On the bicentennial of Karl Marx’s birth, says Acton research director Samuel Gregg, the world should be excoriating his ideas and the terrorism they spawned, not excusing or celebrating them.
It’s always a risky exercise to draw a straight line between particular ideas and human events. Most occurrences in human history have multiple causes. Occasionally, however, you can identify direct links. One example of this is the life and thought of Karl Marx, whose 200th birthday is being commemorated this month. Without Marx, I’d submit, the twentieth century would have been far freer of ideologically-sanctioned murder, violence, theft, and envy.
Not that you would know this from reading recent opinion pieces in the New York Times or from seeing those symbols of those Marxist tyranny—the red flags with hammer-and-sickle—paraded in Western European and Latin American cities every May 1st. In a world in which we rightly condemn figures like Adolf Hitler and movements such as National Socialism for the destruction and death they inflicted upon millions, it remains acceptable on the political and intellectual left to praise a man whose ideas and actions were a major catalyst for the death of somewhere between 85 and 100 million people from 1918 until 1991.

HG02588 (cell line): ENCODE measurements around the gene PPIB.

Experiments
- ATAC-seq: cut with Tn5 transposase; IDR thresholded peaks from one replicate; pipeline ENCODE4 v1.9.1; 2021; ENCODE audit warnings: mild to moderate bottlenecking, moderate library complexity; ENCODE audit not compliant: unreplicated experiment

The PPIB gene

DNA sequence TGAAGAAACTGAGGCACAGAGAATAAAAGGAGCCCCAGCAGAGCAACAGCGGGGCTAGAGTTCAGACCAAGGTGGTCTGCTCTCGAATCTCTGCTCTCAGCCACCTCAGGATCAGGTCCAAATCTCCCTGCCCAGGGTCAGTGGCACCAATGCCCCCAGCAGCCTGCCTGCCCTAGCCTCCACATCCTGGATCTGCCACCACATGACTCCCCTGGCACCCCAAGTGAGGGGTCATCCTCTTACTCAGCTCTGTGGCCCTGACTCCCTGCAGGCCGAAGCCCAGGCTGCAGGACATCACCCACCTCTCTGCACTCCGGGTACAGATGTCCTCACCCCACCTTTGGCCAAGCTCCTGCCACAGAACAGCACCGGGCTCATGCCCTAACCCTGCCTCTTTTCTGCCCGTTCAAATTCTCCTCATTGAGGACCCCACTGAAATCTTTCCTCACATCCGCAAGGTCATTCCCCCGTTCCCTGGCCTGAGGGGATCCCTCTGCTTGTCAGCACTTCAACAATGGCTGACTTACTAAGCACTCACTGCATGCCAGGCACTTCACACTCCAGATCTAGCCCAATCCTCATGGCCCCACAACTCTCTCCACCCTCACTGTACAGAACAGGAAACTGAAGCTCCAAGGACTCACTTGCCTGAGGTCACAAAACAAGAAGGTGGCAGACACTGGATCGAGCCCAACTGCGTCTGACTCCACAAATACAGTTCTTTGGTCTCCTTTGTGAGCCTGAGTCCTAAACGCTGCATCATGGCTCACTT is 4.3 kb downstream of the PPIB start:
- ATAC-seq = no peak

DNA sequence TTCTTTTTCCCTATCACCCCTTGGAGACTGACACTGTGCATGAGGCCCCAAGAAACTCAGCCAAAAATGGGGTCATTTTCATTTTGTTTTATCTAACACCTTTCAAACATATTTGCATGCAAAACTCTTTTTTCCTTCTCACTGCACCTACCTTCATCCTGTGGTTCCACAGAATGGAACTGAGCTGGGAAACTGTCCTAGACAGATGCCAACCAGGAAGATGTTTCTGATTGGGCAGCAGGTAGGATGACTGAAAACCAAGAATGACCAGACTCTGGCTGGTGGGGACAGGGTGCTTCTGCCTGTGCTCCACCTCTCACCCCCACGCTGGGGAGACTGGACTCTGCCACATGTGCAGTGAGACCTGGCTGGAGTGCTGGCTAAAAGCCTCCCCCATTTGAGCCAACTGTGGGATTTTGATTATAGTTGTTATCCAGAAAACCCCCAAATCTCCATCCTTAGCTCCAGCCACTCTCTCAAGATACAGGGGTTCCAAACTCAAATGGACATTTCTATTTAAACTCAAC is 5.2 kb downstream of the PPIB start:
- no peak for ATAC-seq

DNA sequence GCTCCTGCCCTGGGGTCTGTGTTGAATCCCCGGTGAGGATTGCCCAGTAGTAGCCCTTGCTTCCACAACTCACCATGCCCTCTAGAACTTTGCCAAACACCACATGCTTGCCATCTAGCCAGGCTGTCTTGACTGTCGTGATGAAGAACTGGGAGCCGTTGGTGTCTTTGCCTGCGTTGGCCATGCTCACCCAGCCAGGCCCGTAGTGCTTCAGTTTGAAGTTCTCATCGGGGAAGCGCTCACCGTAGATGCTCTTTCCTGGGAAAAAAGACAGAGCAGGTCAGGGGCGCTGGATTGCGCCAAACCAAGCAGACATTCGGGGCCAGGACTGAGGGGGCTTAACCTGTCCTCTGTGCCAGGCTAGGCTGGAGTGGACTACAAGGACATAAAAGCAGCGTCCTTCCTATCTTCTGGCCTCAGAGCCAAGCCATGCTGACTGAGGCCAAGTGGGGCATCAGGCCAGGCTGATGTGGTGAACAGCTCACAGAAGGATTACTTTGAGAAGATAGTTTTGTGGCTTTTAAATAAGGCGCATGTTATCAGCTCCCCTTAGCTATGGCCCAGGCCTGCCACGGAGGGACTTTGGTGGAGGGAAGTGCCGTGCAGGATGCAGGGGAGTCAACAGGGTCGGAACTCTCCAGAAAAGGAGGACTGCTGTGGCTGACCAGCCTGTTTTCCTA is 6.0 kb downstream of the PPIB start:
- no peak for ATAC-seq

That butcher’s list doesn’t include the destroyed economies, burnt churches, or the systematic use of mass imprisonment, torture and state terrorism by Marxist activists and regimes who regarded Marx and Marxist ideology as providing fundamental legitimacy for their actions.